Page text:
NASA has reportedly submitted its budget for the 2014 fiscal year and it will include a $100 million line item for a mission to capture an asteroid and reposition it near the moon. According to the submitted budget, once the asteroid is relocated, NASA scientists will study it before sending astronauts to visit its surface.
A report by the Keck Institute for Space Studies, which developed the proposal, sets forth plans for the robotic mission to find and nab a Near Earth Asteroid (NEA) that is approximately 25 feet (7 meters) in diameter with a mass of approximately 500,000 kg (551 tons). The sought after asteroid would be a C-type or carbonaceous asteroid with the consistency of a “dried mudball.”
A robotic probe would grab the asteroid and position it in orbit near the second Earth-Moon Lagrange Point (EML2) above the far side of the Moon. Gravity and inertia would act to keep the asteroid in place so that, at least theoretically, astronauts could reach its surface.
The report recommends using a probe weighing about 18,000 kg (19.8 tons) to capture the asteroid and then positioning it in space with an existing launch vehicle, like an Atlas V. Instead of relying on conventional rockets — which would need to carry enormous amounts of propellant — the probe would be equipped with an ion thruster.
The report describes an ion thruster as a “~40-kW solar electric propulsion system with a specific impulse of 3,000 s.” Instead of burning propellant in a thrust chamber, ion thruster technology uses electricity generated by solar panels to accelerate charged particles away from the spacecraft. Although the thrust from this kind of engine is comparatively low, its efficiency at extracting energy from a specific amount of fuel– known as the specific impulse–is very high.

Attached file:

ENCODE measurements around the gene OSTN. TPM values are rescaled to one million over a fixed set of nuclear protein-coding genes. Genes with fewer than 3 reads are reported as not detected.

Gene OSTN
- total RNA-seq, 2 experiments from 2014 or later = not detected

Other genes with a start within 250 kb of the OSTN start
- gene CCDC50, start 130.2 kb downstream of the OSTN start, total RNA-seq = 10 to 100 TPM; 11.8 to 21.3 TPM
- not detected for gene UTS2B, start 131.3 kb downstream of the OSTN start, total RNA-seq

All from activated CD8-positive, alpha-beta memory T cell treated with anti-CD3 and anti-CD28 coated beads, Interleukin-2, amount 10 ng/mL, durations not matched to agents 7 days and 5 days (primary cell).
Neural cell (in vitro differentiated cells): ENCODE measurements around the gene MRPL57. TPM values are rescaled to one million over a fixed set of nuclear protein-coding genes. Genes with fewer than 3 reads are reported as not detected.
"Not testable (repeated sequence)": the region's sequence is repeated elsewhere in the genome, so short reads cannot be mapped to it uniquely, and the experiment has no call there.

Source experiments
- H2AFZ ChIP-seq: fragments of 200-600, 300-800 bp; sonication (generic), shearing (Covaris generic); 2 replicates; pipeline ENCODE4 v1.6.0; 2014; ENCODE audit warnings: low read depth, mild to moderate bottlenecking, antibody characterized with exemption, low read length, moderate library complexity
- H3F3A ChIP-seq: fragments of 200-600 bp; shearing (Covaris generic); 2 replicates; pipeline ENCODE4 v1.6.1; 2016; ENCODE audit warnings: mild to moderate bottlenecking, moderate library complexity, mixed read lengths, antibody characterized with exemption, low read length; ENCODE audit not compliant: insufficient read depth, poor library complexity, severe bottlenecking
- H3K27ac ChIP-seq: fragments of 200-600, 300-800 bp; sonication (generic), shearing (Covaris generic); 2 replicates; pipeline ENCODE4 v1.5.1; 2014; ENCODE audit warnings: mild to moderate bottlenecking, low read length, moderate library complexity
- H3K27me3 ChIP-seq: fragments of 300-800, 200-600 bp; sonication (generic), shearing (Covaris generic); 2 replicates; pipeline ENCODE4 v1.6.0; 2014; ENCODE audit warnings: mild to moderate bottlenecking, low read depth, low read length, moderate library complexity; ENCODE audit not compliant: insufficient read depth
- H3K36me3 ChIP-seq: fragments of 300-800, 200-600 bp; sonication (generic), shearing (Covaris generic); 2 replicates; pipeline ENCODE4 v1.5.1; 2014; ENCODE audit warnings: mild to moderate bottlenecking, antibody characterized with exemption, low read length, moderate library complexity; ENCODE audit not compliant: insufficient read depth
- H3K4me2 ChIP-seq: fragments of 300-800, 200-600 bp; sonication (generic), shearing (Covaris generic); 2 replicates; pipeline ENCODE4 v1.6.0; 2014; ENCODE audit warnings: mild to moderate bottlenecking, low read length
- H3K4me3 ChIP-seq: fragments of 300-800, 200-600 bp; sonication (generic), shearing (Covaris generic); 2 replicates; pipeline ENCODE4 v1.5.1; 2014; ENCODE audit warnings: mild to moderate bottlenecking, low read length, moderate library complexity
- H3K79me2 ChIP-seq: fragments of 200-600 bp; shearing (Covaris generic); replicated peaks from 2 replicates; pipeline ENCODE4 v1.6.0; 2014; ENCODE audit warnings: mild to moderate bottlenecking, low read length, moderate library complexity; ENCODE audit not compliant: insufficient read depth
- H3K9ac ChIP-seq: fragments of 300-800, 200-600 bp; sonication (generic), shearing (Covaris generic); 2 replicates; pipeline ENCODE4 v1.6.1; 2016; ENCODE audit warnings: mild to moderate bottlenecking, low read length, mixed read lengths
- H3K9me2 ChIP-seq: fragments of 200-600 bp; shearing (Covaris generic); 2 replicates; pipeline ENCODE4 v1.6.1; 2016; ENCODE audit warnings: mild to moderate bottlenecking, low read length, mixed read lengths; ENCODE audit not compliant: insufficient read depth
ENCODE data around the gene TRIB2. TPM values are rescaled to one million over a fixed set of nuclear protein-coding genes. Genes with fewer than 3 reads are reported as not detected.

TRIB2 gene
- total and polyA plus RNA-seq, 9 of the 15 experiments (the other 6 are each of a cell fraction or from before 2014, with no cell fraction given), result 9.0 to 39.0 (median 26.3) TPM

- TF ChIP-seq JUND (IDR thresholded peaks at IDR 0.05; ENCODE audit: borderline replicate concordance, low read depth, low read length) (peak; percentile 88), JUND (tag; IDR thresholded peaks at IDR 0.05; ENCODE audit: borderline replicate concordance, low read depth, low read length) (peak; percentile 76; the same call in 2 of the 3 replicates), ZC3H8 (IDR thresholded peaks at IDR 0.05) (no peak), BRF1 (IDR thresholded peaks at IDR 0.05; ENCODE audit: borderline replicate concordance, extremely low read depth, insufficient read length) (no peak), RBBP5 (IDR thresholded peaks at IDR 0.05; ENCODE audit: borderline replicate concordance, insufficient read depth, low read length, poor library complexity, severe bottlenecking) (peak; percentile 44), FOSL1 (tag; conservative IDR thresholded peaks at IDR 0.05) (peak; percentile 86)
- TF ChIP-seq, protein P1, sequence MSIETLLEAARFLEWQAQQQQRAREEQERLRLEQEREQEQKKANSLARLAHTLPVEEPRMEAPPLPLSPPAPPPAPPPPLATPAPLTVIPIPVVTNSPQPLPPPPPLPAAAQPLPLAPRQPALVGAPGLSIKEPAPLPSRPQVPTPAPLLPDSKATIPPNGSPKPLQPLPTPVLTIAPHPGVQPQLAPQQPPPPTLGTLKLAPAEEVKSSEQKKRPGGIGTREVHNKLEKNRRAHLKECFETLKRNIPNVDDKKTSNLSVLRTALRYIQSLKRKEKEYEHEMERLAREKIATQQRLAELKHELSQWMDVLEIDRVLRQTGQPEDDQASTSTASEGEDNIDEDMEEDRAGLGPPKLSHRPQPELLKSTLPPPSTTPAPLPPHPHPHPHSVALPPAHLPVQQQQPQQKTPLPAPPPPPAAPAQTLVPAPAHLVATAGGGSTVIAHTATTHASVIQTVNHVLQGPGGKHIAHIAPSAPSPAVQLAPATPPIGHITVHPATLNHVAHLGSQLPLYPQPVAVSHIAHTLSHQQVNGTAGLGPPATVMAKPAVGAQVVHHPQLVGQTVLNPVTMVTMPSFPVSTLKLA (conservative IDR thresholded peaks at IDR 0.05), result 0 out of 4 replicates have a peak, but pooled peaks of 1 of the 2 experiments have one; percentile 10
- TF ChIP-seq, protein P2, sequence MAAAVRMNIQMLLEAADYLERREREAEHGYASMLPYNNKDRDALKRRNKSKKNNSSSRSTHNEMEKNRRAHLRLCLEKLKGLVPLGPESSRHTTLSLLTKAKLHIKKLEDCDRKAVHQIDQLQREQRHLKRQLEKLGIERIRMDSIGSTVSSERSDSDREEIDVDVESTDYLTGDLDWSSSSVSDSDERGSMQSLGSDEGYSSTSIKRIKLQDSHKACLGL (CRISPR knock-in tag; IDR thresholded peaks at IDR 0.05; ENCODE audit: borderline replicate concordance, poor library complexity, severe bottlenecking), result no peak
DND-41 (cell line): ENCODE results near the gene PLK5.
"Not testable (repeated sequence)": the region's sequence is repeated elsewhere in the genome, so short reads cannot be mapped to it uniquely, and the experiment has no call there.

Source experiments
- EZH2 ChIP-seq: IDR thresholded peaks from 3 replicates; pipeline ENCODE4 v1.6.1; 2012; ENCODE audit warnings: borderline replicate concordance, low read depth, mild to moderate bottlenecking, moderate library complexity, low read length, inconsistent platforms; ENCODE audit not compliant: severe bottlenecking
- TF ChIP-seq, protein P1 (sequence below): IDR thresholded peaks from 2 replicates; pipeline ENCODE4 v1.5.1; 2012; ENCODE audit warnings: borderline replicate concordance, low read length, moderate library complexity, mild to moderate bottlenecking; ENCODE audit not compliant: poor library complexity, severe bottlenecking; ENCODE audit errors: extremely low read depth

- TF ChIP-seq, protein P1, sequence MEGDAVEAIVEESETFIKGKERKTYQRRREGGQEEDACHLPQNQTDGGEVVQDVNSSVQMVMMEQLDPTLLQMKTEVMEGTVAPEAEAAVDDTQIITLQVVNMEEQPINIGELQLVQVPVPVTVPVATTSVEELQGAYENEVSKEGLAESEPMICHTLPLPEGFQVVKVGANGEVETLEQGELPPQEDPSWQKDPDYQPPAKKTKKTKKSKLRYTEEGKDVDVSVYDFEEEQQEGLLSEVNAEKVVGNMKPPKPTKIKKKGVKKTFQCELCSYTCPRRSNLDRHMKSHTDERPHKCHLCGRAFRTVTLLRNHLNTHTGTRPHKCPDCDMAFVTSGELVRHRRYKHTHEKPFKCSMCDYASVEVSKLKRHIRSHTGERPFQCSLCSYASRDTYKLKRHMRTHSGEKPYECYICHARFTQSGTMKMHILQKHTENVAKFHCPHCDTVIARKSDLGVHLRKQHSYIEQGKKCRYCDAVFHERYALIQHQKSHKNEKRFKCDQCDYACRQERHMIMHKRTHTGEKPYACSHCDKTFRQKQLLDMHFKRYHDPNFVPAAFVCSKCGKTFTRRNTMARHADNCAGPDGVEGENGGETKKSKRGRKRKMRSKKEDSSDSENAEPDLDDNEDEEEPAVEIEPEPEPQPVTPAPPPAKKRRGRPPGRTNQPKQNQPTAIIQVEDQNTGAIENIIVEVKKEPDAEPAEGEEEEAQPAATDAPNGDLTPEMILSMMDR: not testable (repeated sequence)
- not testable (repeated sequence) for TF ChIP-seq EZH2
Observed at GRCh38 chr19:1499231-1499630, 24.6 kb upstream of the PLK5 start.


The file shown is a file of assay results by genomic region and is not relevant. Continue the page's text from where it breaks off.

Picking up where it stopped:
NASA scientists could use various gravity assist methods to capture the targeted asteroid, depending on its location. These methods include a slingshot around the Moon to catapult the probe outside the Earth-Moon gravitational system. Once the probe reached the asteroid, it would cover it in a large bag and stabilize its rotation with xenon-powered maneuvering thrusters. Once the asteroid was stablized, it would be positioned near the Moon using a braking maneuver to place it into orbit.
Critics will likely denounce the plan as somewhat far-fetched. In January, NASA spokesman Bob Jacobs told Space.com that the idea was one of several being explored in an effort to fulfill the goals of NASA’s manned asteroid mission in the current climate of budget constraints. The space agency sees the asteroid capture mission as a potential path to manned Mars exploration.
NASA officials declined to comment on details of the 2104 budget request until April 10, when the Obama administration reveals its budget. The entire asteroid retrieval mission is expected to cost approximately $2.6 billion.